If the packs were 10cents or around that then I'd be fine with it. As things are right now, I just look at micro transactions as an extra option in games that I never tamper with. They're there to catch idiots trying to get an edge beyond individual performance. it's crude but it isn't forced so I can't chuck acid.
@Seppli: So this is much less of a jab at EA directly, and more a jab at a very specific F2P model. I suppose that's fair enough.
I played a fair bit of Mass Effect 3's multiplayer, had a great time, and jumped back in more recently to enjoy some of the new content. I didn't spend a dime, and never felt the need to. I guess my perspective on this, as someone who was un-phased by this inclusion, is skewed.
I, personally, take much more offense to SWTOR's nickel-and-dime-ing away features that should be part of the core gameplay experience. It is a significantly more offensive and anti-consumer model than Mass Effect 3--regardless of the $60 upfront pricing. I can't wait for this ridiculous territory to even out: for developers to find the right sweet spot and stop experimenting with these awful cash-grabs. On one hand, games like SWTOR make me incredibly anxious and nauseous when thinking about the future of video game monetization; on the other hand, games like TERA, Team Fortress 2 and DOTA2 are exactly the opposite. These are dark, muddy times that we live in. Lets hope that the dust settles soon.
Dark and scary times indeed. You are wrong however. I do not believe that F2P is inherently incapable of being a force for good, it's just that Mass Effect 3's F2P-designs are unspeakably evil.
It's all about EA/Bioware and how they handled monetization of Mass Effect 3's multiplayer. Sure - it's a great thing to get a whole lot of new content and unlock prospects for free - if you only played a little of it. However - if you've played coop for hundreds of hours, like I did, the whole *Mystery Box* unlock scheme rears an extremely offensive and extremely ugly head. Again, the more time and/or money you spend on ME3's online portion, the less value you are given in return. In other words, the more avid a customer/player you are, the less value EA/Bioware gives you in return for your investment - to the point of giving you virtually nothing at all. I don't understand how that's okay in anybody's book.
I figuratively want to kill somebody over this injustice. It's literally blowing my mind because of how fucked up it is, and how unnoticed it goes.
@Seppli: But you knew what the mystery box was, didn't you? You knew that it was a mystery box, a gamble. It's no different than what Valve does with their stupid crate things in Team Fortress 2. At this point, it's an established microtransaction model that is deeply rooted in anti-consumer scumbaggery.
My point was more that the ends justified the means. Sure, at the time of launch it was a $60 release that came with microtransactions--that's scumbaggy. But as time went on and we saw this continuous stream of free DLC packs released, the whole thing started to make some justifiable sense. The biggest question with monetization systems for me is always: where is this money going? Is it going on top of a giant pile of publisher cash so that they can gloat during their fiscals? Or is it going right back into the game for all to enjoy?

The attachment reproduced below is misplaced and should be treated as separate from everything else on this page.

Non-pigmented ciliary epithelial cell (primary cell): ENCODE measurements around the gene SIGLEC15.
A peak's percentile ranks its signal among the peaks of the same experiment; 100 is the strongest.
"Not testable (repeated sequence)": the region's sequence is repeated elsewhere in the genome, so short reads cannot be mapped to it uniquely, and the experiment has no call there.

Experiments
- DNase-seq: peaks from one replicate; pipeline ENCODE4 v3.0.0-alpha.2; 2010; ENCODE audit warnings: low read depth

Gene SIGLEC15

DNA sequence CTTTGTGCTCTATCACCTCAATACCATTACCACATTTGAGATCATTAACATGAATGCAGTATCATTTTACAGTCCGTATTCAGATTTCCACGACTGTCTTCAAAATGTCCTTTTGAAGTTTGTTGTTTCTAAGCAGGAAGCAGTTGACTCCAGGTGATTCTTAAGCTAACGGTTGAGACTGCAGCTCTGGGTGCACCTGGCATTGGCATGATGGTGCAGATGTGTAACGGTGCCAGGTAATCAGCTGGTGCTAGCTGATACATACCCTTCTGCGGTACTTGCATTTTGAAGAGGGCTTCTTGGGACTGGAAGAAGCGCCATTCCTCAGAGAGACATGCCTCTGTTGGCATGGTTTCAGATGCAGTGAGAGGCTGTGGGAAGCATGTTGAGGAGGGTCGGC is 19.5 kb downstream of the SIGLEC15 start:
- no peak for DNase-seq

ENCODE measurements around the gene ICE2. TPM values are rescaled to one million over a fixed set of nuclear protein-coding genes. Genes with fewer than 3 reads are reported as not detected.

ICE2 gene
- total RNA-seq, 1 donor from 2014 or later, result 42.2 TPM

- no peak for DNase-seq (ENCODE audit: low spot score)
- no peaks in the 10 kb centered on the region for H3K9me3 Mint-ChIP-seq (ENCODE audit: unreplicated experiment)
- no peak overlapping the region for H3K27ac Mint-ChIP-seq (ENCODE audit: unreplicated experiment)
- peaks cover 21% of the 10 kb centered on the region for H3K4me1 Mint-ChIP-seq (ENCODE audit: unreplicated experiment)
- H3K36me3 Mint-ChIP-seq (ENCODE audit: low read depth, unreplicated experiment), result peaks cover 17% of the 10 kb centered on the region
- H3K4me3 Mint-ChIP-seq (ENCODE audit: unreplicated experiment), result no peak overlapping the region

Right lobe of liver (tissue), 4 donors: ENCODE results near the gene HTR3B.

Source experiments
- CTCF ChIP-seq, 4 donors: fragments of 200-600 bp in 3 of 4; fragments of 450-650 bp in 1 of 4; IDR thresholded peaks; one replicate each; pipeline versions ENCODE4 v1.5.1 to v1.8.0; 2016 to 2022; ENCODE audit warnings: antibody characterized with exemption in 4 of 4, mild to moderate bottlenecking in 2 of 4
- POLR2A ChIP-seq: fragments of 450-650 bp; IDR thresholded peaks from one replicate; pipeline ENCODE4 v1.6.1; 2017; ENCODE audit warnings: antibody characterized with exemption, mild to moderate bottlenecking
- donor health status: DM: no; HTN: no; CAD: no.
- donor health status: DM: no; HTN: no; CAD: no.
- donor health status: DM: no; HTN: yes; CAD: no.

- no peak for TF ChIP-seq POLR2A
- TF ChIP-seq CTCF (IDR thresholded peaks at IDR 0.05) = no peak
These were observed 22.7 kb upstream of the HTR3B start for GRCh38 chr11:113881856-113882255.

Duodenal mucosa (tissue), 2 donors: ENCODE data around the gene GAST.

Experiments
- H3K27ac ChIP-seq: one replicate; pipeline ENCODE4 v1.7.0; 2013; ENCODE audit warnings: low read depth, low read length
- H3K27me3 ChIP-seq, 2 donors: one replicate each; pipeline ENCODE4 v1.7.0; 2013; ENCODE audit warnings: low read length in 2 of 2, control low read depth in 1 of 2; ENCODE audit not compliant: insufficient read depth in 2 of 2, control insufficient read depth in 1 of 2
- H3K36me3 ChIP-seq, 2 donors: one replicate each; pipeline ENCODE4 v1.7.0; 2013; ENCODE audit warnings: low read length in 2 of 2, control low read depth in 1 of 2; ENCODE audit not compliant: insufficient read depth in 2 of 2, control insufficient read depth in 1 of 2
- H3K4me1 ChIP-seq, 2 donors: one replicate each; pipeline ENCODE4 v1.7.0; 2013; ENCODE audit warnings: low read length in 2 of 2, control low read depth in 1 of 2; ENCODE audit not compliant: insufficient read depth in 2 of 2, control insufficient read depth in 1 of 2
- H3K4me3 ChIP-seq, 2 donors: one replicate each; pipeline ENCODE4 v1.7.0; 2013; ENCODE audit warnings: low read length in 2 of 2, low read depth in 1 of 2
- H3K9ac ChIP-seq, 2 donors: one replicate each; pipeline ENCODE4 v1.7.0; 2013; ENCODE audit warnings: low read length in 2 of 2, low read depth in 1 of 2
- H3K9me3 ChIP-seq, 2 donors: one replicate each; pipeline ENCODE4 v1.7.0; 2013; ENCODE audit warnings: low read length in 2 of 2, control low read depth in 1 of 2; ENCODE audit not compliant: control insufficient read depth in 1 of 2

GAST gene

I look at games like Killing Floor as a prime example: it's a small team-lead, but pretty popular wave-based hoard mode game that has been around for ages. You see the base price of $20, and then you see $50 worth of DLC on that store. For the longest time, that DLC was exclusively meaningless character skins, and community's view was simple: if you enjoy the game and want to continue supporting it, use the DLC as a way to donate some cash for continued development. In return, Tripwire has updated the game continuously over the past 4 years with new maps, modes, tons of great holiday stuff, and so many extras. (Recently, they've started delving into weapon DLC packs, which is slightly more offensive, but at least they continue to keep their userbase intact).
That sort of view on DLC may only be reserved for finance-stressed small teams, but if you divorce this from EA as a publisher, the result is very much the same: you have a completely ignorable microtransaction model that is set in place to justify continued content updates. So long as you aren't suckered into their money-grubbing web, you end up walking away with quite a deal. I know that you've spent a great deal of time in Guild Wars 2, and I have to ask: how is that any different? In an MMO where the core experience is an attempt to socialize, compete and cooperate for prestige, how aren't prestige/show-off items like gambled mini-pets and costume skins any different? It's a $60 product with a microtransaction store that justifies a game's maintenance.
Except that you are attributing benevolence to a company that has demonstrated over and over again that they have no interest in being nice. I don't believe that EA intends for microtransactions to support further game development. The ends do NOT justify the means in my opinion. You are treating EA like a big mob boss who extorts people, but since he gives some of the money to charity its ok. I would much rather have them charge for well developed content as DLC then put in stupid microtransactions.